Not being able to apply loads along the member seems like a limitation of the software (without adding more nodes). If you can only apply loads at the nodes then the proper way to do this is to get the Fixed-End Reactions of the distributed load in terms of point loads AND MOMENTS.
Basically, imagine that your member that is subjected to the DL is fully fixed at each end and get the reactions. Then you switch the sign of the reactions and these are the loads you will need to apply at the nodes.
So consider the member below. I will use SkyCiv Structural 3D software to show how this works. In red we have the DL load and in black are the reactions at the fixed ends.
So we can apply those reactions (flipping the sign) to the actual structure now as you can see below:
And we can actually use the same structural analysis software to verify that this is in fact the correct way to convert the DL to its equivalent nodal loads:
So you'll notice that the reactions and displacements are identical between the models! Any minor differences are due to rounding of the reactions which were used as the loads. However, by modelling it with point loads and moments, the shear force and bending moment diagrams will only have the correct values at the nodes (not throughout the member obviously) due to the differences between the loads. If you're only looking for displacement and reactions then it is fine to model it like this.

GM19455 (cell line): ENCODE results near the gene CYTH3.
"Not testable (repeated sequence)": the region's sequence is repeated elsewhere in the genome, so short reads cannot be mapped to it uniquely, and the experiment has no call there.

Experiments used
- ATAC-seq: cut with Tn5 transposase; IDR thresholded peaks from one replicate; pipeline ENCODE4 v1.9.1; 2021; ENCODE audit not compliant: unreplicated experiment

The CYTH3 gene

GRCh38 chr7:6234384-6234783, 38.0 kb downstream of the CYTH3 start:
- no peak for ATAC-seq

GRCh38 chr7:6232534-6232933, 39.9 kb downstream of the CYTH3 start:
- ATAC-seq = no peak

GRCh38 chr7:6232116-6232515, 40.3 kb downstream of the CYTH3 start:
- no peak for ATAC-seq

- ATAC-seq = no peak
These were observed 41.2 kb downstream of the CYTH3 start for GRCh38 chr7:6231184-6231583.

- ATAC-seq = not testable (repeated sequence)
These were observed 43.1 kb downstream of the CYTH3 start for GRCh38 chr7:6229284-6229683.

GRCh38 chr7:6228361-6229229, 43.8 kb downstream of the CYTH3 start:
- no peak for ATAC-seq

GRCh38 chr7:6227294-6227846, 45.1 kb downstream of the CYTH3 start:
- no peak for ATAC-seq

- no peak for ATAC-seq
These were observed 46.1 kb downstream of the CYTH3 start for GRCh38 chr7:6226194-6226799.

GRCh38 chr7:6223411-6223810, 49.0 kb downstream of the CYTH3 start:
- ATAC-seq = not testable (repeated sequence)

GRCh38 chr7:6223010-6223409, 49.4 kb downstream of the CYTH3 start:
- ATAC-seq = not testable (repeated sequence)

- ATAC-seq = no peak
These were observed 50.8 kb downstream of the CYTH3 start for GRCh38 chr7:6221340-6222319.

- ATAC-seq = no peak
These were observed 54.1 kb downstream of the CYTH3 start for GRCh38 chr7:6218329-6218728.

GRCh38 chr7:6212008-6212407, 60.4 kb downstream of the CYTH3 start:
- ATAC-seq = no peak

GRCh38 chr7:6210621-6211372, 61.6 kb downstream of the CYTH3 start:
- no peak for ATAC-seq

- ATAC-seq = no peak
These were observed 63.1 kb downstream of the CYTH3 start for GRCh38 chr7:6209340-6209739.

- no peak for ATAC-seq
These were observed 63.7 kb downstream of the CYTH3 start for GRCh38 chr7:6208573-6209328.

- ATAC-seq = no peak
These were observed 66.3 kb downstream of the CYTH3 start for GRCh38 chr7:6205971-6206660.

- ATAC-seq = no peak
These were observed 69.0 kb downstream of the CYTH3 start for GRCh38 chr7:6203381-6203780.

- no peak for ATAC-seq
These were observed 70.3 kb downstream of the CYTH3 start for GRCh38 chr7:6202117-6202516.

NOTE: The dimensions of this frame did not match yours, so these values do not apply to you - it was just a simple example. The member I used was 3m across and 1m high. The software used was SkyCiv Structural 3D. You can signup for a free account here. The free account can analyse structures with up to 5 members so your portal frame can easily be solved. Of course you won't need to worry about converting the DL to its equivalent nodal loads because the software can handle mid-member loads.
Hope that helps.